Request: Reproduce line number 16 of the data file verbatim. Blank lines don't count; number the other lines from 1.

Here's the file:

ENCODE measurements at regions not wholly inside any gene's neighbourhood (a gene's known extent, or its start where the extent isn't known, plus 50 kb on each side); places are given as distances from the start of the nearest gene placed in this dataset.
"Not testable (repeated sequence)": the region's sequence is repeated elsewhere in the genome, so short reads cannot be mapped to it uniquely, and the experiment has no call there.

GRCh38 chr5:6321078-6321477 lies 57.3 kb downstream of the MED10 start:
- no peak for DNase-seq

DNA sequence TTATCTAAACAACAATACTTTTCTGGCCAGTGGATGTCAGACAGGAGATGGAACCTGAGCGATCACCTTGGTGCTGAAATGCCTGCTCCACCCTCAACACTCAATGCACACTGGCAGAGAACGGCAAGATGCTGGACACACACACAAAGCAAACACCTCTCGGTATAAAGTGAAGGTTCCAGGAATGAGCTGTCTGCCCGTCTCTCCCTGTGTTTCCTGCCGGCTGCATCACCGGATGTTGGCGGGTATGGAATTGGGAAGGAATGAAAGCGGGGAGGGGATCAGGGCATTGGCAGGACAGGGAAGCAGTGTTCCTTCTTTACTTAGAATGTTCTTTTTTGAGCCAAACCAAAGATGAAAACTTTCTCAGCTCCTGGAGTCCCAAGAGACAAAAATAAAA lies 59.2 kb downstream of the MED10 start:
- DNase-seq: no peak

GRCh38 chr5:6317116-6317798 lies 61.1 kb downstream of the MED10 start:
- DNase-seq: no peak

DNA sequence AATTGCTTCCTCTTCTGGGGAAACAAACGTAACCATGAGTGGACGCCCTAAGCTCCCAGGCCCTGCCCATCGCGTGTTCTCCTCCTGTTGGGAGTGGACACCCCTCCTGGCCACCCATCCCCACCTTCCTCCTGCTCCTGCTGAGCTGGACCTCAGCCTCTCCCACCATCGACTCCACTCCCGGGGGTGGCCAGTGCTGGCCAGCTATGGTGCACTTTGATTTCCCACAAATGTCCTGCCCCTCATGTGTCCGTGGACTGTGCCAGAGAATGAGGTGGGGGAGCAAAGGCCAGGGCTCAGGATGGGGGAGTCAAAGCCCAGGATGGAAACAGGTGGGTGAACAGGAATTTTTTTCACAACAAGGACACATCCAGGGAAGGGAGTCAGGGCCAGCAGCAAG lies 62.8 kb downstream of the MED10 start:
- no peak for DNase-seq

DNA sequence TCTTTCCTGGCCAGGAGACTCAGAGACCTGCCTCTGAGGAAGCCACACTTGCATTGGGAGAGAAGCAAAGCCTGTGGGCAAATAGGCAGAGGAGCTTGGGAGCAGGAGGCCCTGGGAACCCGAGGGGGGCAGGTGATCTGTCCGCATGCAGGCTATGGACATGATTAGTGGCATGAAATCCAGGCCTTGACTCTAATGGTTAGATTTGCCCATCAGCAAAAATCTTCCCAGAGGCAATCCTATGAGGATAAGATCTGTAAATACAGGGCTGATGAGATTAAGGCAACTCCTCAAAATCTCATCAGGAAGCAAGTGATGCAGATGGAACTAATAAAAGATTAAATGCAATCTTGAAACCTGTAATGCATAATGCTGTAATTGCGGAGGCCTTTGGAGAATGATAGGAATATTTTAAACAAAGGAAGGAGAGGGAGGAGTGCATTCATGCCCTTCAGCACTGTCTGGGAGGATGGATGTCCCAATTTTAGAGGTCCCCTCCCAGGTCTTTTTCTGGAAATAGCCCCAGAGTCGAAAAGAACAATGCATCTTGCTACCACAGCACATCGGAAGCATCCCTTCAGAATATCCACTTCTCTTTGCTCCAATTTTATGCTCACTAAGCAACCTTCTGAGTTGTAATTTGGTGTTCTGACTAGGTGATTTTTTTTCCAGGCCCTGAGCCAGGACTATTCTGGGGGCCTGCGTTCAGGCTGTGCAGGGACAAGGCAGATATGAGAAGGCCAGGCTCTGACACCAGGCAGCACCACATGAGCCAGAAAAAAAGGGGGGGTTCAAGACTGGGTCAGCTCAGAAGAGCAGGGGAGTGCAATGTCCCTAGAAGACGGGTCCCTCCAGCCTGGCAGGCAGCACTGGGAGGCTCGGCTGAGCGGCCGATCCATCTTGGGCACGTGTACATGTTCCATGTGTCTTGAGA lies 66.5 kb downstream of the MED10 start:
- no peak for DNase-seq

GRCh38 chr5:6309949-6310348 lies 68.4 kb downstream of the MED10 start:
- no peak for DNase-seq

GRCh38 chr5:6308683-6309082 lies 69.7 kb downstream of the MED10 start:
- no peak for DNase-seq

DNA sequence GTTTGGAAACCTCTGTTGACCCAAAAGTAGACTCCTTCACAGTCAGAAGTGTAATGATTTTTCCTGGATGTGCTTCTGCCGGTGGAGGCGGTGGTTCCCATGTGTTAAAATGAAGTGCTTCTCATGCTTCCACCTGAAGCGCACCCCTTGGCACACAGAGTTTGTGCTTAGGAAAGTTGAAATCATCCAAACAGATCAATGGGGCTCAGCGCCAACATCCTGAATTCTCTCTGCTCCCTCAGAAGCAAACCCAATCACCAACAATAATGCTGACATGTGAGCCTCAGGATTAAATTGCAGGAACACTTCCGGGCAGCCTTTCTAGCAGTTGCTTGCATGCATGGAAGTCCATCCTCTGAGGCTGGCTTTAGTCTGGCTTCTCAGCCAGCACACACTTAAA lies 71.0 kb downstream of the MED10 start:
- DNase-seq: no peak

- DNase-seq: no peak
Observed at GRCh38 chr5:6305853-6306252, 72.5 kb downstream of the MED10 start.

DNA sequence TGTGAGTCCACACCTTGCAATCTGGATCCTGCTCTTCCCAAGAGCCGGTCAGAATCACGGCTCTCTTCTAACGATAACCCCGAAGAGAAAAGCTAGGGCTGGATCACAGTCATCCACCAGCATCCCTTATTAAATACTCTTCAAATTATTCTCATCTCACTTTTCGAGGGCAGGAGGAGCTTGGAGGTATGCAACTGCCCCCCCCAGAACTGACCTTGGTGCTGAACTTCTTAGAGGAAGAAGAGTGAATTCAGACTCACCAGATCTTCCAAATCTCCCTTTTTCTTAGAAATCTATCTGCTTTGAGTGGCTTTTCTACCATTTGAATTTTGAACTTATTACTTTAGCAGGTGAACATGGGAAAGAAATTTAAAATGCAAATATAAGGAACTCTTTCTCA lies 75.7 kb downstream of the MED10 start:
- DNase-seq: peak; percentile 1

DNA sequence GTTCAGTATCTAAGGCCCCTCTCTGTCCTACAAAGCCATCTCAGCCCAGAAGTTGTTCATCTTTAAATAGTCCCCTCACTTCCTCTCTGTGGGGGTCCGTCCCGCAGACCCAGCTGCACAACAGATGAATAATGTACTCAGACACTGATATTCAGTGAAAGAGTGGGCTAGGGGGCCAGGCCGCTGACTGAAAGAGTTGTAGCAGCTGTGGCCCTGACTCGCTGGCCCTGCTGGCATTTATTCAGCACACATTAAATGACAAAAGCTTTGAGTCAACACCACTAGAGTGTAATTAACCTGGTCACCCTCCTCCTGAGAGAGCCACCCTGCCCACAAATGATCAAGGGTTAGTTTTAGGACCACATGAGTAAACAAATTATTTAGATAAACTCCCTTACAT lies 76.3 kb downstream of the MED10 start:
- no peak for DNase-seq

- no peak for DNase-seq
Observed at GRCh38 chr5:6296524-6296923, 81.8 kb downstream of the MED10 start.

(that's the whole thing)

- no peak for DNase-seq